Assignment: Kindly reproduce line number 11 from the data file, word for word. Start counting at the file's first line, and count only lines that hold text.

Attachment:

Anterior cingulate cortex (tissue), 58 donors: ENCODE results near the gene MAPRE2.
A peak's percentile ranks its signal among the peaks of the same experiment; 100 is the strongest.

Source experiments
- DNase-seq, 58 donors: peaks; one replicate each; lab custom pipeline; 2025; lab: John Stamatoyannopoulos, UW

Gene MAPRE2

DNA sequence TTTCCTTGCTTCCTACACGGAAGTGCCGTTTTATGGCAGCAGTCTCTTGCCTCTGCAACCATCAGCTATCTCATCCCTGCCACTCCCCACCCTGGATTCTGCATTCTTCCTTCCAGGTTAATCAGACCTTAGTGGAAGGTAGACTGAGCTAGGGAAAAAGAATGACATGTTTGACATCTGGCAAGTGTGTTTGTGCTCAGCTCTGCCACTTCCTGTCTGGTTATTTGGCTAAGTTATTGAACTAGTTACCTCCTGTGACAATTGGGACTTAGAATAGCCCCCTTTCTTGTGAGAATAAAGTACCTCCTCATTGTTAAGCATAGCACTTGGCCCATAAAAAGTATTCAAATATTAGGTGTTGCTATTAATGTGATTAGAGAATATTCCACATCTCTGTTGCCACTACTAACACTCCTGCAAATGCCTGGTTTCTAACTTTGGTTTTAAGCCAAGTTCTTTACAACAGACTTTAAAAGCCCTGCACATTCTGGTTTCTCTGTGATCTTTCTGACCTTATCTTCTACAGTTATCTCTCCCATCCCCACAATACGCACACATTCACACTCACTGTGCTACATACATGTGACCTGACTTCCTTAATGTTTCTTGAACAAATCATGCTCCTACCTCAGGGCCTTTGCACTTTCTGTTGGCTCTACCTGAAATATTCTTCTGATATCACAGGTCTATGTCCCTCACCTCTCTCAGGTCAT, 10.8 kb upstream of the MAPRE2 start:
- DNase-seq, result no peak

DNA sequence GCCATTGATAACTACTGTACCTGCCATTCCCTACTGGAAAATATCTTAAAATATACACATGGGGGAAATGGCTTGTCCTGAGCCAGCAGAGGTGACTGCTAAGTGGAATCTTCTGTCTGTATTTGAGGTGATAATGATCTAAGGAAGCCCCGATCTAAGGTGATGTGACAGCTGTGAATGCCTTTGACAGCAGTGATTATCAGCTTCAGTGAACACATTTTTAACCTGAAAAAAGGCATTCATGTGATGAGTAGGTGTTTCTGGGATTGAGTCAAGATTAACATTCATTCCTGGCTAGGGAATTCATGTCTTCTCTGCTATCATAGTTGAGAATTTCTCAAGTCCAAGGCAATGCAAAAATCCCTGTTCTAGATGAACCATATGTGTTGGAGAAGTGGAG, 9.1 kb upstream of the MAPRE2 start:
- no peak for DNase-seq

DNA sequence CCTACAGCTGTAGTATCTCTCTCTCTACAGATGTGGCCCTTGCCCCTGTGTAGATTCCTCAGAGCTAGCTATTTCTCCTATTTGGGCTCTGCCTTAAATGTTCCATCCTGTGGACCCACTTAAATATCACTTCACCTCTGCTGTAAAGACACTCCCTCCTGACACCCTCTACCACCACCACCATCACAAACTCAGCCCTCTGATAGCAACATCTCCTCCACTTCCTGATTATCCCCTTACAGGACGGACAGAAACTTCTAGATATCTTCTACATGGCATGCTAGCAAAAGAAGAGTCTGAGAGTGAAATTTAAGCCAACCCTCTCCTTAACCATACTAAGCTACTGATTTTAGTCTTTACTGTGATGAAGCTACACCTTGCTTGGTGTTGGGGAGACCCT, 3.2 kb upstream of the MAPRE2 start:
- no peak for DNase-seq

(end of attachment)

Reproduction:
- no peak for DNase-seq